56.  

    I think we’ve already sold ourselves down the swanee Norma.. that’s my point and negotiating how slow you want to drown is fruitless in my opinion… and that’s how I see negotiating interest rates.
    I’m all for fundamental societal change.. as long as everyone else is signed up for it also . i.e. – the fucking bankers and speculators. Not the regular Joe Soap trying to make ends meet. Why should we have to sell our country’s assets, suffer social deprivation, endure mass unemployment, mass emigration, high taxes/stealth taxes.. rates for this, that and the other – water, property tax.. and so on, so the people at the top of the ponzi scheme don’t suffer.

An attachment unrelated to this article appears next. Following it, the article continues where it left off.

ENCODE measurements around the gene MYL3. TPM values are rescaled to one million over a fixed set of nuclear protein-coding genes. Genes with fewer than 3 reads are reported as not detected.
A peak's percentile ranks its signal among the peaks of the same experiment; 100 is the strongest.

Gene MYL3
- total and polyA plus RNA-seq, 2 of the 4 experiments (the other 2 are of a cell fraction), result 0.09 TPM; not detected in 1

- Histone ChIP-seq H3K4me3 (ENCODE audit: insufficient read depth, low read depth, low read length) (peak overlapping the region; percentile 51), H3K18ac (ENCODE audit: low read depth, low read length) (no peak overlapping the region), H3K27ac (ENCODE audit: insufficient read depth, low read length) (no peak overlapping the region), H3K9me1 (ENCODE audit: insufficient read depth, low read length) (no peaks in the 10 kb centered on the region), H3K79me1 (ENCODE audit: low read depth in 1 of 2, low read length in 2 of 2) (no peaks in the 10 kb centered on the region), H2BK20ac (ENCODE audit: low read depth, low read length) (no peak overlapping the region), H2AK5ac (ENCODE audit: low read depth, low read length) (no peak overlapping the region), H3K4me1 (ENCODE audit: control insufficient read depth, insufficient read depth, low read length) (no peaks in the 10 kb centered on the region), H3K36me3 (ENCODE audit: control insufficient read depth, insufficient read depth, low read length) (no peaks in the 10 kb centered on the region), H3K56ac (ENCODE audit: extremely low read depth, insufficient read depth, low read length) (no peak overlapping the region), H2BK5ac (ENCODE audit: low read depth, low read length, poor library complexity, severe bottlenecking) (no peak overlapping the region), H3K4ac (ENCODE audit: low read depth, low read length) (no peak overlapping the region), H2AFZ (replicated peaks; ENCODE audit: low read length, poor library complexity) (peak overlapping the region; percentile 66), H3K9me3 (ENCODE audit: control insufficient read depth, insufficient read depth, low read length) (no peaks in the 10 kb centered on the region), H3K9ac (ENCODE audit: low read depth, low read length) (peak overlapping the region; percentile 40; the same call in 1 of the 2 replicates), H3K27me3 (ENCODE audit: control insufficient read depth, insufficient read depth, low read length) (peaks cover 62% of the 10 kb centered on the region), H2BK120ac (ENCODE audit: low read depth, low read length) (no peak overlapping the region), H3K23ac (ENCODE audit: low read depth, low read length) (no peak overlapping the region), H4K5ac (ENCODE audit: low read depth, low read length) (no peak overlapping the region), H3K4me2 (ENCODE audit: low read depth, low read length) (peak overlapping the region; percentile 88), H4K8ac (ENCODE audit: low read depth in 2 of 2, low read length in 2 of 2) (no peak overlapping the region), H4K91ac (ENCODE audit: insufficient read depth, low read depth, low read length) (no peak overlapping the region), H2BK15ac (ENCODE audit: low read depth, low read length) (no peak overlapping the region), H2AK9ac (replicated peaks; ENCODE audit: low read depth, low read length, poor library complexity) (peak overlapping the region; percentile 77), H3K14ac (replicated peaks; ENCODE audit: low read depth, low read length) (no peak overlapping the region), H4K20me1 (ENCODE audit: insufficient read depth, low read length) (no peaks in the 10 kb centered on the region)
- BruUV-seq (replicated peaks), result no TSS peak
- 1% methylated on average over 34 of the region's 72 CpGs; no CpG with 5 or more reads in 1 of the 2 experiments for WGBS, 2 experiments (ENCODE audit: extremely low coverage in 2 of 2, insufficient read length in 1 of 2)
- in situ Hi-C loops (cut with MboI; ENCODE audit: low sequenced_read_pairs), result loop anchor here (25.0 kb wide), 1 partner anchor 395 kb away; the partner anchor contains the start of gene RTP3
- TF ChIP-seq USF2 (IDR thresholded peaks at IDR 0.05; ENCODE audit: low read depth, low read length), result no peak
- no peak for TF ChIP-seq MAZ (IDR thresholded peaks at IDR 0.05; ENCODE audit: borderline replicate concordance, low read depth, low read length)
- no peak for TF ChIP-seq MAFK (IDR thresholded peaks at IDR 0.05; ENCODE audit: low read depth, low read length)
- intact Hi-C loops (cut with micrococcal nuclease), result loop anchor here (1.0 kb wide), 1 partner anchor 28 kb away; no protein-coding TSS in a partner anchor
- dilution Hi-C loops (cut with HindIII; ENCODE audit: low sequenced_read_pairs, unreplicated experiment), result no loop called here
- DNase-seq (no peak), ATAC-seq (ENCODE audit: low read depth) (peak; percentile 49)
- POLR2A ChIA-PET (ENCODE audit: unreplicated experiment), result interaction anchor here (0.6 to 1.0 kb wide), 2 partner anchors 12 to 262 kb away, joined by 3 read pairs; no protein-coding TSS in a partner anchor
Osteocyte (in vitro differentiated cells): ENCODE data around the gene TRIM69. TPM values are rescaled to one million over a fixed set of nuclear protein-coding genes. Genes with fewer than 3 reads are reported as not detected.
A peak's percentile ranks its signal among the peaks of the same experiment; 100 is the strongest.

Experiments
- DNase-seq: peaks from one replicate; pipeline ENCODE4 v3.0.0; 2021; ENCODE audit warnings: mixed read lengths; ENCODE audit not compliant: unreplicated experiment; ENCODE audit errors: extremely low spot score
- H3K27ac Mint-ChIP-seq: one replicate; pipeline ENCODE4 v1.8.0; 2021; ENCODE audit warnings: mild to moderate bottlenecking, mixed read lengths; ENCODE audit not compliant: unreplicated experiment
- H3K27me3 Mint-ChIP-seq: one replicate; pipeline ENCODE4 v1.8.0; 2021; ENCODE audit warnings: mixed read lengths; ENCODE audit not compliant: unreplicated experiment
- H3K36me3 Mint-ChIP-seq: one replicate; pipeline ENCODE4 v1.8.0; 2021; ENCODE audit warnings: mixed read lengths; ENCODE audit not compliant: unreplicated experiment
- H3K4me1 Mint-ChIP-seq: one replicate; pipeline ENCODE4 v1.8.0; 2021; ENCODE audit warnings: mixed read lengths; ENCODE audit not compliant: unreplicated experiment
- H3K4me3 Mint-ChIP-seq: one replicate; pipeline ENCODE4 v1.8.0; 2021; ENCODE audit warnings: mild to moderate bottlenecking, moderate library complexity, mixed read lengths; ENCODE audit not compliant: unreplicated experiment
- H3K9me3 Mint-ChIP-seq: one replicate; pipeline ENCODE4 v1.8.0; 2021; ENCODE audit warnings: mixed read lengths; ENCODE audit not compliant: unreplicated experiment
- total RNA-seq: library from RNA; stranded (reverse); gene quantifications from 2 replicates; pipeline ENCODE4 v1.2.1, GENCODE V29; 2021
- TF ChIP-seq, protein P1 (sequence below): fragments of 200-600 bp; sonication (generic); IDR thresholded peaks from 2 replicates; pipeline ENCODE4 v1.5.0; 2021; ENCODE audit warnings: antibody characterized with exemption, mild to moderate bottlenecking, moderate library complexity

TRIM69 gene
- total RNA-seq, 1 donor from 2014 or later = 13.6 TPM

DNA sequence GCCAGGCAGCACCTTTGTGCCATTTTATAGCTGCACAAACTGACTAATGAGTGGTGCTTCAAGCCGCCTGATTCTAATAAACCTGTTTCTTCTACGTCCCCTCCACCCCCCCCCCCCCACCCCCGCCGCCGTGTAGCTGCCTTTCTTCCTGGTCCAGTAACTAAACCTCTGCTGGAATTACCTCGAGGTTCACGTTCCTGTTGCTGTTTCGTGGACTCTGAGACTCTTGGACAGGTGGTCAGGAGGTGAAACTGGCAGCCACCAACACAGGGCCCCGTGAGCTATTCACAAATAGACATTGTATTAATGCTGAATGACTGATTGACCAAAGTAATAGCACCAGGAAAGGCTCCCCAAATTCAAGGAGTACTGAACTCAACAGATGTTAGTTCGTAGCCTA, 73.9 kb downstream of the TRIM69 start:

It’s the same old adage as usual, the rich get richer and the poor get shagged, while the thieves tell us we’ve been living beyond our means.

  57.  

    In answer to Bock’s original question, sounds to me like FG will basically do the same as FF. But you people can still encourage them to do something else. Perhaps someone can answer #8’s post #5 and suggest a something else. In the meantime, like Jack just said, a lot of change has been happening, so remain hopeful. Just hope that you survive FG until the next change – or maybe they will change while on guard.

    William #3: Here’s the quote, variously attributed to A. Einstein, B. Franklin, Rita Mae Brown, and Narcotics Anonymous:

    Insanity is doing the same thing over and over again and expecting different results.

    Bock: what are communion wafers doing on Craggy Island?

  58.  

    In posts #5 and #9 I asked the bemoaners to suggest a viable alternative to the incoming Government. part from Garys convoluted joourney to nowhere, I’m still waiting!

  59.